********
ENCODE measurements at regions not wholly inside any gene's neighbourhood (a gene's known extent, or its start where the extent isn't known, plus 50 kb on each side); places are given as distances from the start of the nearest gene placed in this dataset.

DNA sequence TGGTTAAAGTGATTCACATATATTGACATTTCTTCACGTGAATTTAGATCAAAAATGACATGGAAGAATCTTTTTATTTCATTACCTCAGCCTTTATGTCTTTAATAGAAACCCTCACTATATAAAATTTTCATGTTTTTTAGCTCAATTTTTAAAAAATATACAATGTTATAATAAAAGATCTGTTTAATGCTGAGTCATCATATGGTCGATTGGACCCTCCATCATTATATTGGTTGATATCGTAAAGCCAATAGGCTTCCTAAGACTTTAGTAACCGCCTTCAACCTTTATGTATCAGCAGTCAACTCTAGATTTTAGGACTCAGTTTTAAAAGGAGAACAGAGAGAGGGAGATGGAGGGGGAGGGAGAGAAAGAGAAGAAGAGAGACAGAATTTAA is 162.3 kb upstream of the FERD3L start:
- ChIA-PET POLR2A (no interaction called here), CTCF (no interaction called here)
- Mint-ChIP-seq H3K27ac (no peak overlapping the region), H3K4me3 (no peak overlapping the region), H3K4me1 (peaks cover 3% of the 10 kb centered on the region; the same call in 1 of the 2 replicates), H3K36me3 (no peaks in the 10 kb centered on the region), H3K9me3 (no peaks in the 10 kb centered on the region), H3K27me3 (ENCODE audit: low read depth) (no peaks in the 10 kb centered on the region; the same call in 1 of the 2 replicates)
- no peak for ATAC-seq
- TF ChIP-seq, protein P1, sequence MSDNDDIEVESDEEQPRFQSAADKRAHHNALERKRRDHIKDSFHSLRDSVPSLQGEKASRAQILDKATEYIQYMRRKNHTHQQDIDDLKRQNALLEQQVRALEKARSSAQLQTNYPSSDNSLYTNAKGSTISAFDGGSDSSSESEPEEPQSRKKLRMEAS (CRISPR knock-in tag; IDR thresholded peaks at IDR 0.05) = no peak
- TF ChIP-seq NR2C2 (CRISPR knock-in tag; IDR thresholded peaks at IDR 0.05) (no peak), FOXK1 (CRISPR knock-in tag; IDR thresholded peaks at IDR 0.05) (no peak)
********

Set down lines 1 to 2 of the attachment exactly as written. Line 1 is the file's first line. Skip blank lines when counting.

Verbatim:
ENCODE measurements at regions not wholly inside any gene's neighbourhood (a gene's known extent, or its start where the extent isn't known, plus 50 kb on each side); places are given as distances from the start of the nearest gene placed in this dataset.

DNA sequence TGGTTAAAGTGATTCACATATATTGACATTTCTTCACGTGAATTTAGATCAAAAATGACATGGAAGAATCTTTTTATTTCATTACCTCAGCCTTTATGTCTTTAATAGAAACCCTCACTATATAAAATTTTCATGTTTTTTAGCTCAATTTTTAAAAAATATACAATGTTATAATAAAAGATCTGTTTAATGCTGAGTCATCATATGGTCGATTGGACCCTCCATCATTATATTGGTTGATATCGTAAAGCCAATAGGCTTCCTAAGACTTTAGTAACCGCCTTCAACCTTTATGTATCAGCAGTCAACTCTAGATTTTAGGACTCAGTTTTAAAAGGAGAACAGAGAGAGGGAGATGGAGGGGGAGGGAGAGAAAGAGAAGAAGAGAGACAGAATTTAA is 162.3 kb upstream of the FERD3L start: